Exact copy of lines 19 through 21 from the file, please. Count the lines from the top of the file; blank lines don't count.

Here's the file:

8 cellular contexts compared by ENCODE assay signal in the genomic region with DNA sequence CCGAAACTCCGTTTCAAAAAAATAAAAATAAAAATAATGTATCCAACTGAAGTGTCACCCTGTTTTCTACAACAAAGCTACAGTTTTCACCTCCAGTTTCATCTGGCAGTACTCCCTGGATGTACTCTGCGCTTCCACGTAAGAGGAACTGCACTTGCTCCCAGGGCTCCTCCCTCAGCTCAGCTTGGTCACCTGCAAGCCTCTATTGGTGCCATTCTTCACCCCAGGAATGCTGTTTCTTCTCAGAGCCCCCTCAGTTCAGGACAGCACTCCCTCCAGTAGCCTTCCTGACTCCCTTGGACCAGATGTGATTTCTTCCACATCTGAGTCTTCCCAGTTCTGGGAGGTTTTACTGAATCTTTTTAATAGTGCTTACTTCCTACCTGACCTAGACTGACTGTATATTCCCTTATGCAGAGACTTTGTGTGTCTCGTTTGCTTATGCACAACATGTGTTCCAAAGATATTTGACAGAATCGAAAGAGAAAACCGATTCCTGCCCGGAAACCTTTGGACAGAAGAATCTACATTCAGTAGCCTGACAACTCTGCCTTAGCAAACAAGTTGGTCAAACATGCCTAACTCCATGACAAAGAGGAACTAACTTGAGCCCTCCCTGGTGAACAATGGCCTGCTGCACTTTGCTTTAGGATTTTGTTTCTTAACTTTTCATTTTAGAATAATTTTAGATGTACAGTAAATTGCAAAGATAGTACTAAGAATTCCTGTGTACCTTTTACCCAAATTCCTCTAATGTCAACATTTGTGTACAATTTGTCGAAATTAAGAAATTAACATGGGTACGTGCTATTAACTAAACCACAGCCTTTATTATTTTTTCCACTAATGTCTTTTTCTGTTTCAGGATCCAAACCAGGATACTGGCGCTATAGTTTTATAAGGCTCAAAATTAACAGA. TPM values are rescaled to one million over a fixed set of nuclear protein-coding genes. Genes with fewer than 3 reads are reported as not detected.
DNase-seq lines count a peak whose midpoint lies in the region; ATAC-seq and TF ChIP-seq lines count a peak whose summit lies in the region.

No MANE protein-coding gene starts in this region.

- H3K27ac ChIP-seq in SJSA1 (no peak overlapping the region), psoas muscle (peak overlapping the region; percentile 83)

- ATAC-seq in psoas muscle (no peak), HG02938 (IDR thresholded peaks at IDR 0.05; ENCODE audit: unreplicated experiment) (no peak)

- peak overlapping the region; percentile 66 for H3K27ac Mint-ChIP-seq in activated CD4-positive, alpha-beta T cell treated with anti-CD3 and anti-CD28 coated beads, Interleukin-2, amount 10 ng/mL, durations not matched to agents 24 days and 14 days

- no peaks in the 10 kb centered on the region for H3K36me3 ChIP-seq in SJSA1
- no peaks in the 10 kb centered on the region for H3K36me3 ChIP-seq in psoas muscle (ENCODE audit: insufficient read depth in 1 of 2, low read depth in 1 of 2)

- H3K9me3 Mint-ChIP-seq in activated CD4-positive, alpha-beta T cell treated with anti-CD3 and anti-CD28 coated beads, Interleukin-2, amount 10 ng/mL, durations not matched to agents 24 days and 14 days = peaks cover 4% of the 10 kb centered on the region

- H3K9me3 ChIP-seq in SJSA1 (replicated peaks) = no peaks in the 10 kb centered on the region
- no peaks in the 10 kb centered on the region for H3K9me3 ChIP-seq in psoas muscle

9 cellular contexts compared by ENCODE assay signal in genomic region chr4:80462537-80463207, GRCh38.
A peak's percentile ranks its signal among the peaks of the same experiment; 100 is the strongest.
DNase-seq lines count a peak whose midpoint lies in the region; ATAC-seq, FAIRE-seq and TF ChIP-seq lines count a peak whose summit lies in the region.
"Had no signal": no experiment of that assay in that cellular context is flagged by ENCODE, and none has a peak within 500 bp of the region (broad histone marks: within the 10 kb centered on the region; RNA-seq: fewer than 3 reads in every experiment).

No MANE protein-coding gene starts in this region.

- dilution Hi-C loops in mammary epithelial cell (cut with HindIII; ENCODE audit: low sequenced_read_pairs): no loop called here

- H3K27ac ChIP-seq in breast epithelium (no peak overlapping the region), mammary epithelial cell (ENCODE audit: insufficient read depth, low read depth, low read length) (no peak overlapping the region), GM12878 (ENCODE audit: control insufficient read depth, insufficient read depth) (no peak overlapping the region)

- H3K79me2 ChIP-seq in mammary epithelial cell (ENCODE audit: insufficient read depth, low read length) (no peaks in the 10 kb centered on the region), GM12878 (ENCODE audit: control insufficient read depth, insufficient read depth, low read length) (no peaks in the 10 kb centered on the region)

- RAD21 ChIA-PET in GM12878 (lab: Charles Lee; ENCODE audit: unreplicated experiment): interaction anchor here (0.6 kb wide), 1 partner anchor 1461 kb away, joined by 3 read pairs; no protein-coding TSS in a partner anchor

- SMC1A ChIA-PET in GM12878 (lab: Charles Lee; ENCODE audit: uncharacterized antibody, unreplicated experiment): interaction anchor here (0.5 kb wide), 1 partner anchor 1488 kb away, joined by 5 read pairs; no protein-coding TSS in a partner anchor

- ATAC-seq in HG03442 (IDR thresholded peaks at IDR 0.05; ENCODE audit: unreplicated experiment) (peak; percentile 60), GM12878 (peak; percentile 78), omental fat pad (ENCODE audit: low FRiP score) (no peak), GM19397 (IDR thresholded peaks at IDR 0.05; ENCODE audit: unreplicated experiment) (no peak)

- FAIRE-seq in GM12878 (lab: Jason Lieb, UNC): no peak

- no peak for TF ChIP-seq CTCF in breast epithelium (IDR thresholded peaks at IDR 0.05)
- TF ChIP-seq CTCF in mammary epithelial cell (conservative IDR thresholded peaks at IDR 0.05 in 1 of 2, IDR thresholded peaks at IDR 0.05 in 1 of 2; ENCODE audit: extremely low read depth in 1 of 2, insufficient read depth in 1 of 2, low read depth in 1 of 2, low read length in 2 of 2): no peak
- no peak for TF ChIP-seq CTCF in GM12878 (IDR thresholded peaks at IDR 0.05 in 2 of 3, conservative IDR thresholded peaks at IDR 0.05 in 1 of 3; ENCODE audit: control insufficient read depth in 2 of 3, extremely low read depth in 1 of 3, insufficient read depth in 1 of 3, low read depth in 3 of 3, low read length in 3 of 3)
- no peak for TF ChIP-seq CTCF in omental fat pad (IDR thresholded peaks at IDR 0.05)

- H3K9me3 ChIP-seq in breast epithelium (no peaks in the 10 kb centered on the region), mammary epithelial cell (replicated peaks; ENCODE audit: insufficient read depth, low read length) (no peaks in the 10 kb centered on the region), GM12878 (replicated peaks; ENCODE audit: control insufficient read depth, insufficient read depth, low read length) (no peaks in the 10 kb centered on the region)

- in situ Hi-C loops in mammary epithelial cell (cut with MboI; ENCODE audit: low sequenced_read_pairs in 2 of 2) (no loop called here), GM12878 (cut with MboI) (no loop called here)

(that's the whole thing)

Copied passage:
- H3K79me2 ChIP-seq in mammary epithelial cell (ENCODE audit: insufficient read depth, low read length) (no peaks in the 10 kb centered on the region), GM12878 (ENCODE audit: control insufficient read depth, insufficient read depth, low read length) (no peaks in the 10 kb centered on the region)

- RAD21 ChIA-PET in GM12878 (lab: Charles Lee; ENCODE audit: unreplicated experiment): interaction anchor here (0.6 kb wide), 1 partner anchor 1461 kb away, joined by 3 read pairs; no protein-coding TSS in a partner anchor

- SMC1A ChIA-PET in GM12878 (lab: Charles Lee; ENCODE audit: uncharacterized antibody, unreplicated experiment): interaction anchor here (0.5 kb wide), 1 partner anchor 1488 kb away, joined by 5 read pairs; no protein-coding TSS in a partner anchor